Bulletin 10
Recruiting Rugby League Players to AFL ‐ When is a kick NOT a kick?

We read with interest the comments of Guy McKenna (The Age, Thursday, Aug 13th, 2009) concerning Karmichael Hunt, ‘… [The] Gold Coast Football Club, I can guarantee you, will not have to go and recruit aspecialized kicking coach for Karmichael Hunt, that’s for sure…’Although it is unclear as to the context of the kick shown below, the photograph of Karmichael Hunt would appear to tell a different story.

It should be pointed out that the purpose of a rugby league kick is to send the ball downfield to an advantage area rather than to a specific target, distance being important rather than pinpoint accuracy. One of the most critical issues in accurate kicking is the ball set and drop. Many coaches argue that the ball must be ‘placed’ on the kicking foot. An observation of any kicking action at any level will confirm that at the instant the player relinquishes control of the football the kicking foot is still on the ground behind the body. Hence the ball cannot be placed on it. The ball is in fact dropped and we argue then that this drop, a skill in itself, must be taught from the outset. From an observation of the photograph below it is clear that Hunt was not holding the ball correctly. Rather than the little finger placed along the long seam, this long seam is held at right angles to the palm, nose up and pointing skyward (arrow). The ball is totally out of balance with the lacing pointing backwards, and beginning to roll to the left, absolute heresy to any dedicated AFL player.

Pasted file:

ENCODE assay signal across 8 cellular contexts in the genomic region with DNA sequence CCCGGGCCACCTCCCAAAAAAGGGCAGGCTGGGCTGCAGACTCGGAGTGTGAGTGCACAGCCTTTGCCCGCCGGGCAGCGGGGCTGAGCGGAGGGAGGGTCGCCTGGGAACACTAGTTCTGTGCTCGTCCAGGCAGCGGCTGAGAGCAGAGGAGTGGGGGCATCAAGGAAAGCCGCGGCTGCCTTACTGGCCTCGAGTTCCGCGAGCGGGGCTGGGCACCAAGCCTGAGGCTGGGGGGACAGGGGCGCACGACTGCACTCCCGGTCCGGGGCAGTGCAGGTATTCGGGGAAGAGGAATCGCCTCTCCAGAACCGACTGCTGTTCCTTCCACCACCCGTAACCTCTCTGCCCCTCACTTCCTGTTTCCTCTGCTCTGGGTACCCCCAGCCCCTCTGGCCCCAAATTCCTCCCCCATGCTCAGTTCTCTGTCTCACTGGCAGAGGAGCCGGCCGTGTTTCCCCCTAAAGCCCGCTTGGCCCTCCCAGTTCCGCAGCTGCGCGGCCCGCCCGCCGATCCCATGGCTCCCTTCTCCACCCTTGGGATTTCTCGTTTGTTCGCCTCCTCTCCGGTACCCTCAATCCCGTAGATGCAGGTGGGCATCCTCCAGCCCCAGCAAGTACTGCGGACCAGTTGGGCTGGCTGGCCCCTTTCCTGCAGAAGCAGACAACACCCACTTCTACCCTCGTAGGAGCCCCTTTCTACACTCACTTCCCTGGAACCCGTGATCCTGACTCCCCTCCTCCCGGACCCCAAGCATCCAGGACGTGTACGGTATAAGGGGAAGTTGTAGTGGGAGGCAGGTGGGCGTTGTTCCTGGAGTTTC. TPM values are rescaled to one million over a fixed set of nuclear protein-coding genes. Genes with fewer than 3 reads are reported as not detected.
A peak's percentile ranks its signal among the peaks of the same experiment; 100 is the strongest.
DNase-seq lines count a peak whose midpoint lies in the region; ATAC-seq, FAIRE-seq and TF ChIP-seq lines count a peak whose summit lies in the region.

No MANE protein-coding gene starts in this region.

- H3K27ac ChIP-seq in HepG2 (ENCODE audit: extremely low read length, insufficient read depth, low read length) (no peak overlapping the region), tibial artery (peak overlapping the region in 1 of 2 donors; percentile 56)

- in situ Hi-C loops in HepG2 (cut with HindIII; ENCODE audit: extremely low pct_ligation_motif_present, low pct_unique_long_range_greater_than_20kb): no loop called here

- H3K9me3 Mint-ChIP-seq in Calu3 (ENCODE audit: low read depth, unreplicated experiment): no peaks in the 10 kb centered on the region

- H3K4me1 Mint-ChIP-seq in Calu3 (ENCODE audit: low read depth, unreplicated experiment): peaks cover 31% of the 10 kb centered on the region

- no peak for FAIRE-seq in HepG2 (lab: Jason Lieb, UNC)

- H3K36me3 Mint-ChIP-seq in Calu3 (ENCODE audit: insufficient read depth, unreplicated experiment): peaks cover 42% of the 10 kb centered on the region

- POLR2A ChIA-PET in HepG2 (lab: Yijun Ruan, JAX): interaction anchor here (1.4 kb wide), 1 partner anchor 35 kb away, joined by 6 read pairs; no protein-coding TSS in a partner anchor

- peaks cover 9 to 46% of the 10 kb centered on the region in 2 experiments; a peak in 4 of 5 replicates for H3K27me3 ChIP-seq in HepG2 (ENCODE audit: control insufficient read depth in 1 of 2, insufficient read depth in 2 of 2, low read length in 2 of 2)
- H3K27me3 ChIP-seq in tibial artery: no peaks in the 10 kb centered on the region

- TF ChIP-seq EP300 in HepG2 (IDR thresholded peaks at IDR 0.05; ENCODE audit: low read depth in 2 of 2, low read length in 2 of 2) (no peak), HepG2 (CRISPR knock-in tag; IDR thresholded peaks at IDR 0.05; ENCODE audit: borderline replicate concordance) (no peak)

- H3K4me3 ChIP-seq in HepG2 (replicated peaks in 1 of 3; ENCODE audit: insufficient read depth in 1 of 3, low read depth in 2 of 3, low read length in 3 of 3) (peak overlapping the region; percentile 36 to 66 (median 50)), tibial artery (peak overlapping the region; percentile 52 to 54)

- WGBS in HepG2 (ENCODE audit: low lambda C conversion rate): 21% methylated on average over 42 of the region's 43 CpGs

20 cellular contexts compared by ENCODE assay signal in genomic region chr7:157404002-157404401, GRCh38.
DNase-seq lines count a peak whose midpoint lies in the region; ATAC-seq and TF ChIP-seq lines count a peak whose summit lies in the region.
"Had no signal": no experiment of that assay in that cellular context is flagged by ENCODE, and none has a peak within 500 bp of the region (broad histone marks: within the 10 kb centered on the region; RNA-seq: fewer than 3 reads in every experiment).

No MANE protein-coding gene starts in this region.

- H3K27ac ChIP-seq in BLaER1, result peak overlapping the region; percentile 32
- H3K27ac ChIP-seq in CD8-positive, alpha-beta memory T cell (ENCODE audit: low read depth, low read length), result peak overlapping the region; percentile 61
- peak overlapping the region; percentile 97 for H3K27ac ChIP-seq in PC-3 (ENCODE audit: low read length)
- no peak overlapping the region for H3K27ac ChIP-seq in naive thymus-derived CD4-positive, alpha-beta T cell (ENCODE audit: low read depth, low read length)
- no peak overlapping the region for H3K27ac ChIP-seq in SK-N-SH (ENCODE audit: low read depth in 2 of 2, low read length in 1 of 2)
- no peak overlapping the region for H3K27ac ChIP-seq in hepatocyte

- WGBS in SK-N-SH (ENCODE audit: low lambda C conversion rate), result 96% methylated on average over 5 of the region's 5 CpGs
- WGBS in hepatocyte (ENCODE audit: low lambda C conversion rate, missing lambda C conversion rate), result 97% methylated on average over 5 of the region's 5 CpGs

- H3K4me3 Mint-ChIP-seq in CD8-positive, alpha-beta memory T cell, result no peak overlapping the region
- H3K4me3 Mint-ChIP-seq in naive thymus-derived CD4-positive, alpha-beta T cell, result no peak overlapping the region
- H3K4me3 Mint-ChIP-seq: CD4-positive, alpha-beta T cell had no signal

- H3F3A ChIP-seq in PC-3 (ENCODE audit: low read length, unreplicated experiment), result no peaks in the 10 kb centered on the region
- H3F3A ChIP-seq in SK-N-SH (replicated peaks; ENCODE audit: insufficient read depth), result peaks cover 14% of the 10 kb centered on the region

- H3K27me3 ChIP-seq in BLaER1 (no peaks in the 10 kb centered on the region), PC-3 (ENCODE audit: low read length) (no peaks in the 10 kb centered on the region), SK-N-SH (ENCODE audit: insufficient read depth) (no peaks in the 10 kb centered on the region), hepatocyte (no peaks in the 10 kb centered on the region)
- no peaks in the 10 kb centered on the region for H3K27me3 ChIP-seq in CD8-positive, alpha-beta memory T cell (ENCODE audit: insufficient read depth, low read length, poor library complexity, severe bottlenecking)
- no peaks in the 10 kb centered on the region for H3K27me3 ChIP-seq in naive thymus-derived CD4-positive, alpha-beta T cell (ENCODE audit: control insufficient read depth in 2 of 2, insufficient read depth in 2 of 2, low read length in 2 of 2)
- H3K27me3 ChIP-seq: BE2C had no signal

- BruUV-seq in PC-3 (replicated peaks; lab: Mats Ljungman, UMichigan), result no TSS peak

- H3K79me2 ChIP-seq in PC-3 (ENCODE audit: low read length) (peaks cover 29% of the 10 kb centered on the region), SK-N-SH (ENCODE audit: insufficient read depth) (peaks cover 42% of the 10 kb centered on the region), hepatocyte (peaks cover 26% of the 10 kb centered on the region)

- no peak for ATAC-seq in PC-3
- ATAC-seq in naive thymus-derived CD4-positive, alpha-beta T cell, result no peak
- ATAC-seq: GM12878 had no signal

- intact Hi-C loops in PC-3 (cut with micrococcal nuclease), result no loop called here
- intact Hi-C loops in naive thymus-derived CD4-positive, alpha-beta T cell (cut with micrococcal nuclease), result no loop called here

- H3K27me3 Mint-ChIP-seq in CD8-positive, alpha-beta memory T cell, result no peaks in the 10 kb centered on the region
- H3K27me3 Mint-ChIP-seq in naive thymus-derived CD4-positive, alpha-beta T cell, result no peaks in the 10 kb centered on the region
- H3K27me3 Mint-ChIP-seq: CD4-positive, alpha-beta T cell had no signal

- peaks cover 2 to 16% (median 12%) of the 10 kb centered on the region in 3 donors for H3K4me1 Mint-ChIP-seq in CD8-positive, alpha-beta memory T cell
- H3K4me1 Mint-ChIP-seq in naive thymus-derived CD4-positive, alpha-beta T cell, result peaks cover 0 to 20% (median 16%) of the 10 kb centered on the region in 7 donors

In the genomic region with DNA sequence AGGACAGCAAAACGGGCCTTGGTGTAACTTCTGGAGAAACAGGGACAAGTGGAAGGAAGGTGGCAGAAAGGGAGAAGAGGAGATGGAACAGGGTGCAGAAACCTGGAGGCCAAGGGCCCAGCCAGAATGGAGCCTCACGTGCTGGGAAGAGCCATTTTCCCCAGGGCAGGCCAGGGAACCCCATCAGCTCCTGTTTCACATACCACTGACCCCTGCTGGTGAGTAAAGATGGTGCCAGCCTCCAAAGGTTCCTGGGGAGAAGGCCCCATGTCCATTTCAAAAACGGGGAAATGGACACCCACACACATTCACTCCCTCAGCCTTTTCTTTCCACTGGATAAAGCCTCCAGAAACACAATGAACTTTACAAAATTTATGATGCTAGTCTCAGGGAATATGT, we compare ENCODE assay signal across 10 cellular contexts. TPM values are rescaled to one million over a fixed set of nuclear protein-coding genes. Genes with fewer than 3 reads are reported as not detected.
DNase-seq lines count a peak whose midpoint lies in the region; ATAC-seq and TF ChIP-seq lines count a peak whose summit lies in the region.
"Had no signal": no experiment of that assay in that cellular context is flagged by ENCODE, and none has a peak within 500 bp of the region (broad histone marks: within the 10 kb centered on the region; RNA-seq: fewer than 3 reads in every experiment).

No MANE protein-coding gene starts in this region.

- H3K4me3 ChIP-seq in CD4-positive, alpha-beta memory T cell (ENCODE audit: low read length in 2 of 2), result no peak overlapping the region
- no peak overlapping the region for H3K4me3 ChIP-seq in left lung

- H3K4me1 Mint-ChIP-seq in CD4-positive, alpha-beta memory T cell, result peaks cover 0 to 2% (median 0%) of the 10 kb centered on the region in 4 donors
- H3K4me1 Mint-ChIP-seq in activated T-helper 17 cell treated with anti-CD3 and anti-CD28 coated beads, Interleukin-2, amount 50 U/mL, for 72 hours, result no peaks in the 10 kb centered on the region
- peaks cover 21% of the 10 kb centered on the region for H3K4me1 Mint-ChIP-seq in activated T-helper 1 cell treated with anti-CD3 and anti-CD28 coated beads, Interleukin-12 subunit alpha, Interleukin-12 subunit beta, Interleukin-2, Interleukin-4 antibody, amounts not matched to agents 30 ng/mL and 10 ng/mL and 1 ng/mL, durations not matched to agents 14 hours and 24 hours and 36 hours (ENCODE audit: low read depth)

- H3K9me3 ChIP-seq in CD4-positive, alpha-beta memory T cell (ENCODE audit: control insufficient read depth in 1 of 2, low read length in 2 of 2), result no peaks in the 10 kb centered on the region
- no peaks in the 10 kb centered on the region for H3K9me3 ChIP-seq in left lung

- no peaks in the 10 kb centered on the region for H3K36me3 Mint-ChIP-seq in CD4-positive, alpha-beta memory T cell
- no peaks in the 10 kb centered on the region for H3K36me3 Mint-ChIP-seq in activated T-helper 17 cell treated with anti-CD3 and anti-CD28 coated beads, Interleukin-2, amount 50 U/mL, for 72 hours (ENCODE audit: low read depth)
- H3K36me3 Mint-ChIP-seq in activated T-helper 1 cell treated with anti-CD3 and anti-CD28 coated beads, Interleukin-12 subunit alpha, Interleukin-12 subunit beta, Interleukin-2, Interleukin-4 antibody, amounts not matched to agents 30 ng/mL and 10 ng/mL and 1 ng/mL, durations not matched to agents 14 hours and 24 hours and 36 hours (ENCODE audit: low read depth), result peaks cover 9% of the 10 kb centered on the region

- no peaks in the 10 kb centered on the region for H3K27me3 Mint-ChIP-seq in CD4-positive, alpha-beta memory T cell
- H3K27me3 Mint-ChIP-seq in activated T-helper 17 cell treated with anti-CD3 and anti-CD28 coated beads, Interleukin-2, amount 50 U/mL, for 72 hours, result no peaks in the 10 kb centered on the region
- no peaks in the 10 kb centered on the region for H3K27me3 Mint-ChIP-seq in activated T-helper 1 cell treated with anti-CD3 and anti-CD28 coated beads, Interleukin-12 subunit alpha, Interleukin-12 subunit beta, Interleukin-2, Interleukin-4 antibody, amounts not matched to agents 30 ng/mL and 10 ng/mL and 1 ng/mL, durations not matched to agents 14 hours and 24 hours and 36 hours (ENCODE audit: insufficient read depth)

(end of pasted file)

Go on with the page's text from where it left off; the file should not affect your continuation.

Note the photograph of Riewoldt at a similar stage of the kick. His little finger is correctly positioned, and as the ball is released, nose down (arrow), it is about to fit snugly into the instep of the kicking foot now having begun its forward journey. It is a position which is essential for accurate delivery and to avoid any ball oscillation. With the Hunt drop it will be ‘hit and miss’ as to where it contacts the foot. Contrary to the overly optimistic and cursory assessment of Guy McKenna, it would appear that Hunt will require highly specialized coaching in order to develop the essential patterning of the set and drop and prevent oscillation being imparted to the ball, especially under game pressure.

We note too, the short final stride demonstrated by Hunt. It will result in a ‘pushing action’ rather than the explosive power generated from a longer stride where all kicking muscles are first put on stretch, and their elastic recoil accessed . This elastic recoil will produce a fluid forward sweep of the kicking leg with accurate timing rather than the hurried impact of the Hunt action. For further information on the benefit of a longer stride refer to ‘The Science of Kicking’ Chapters 5,6 and 7.

 

Happy Kicking!

 

 

 

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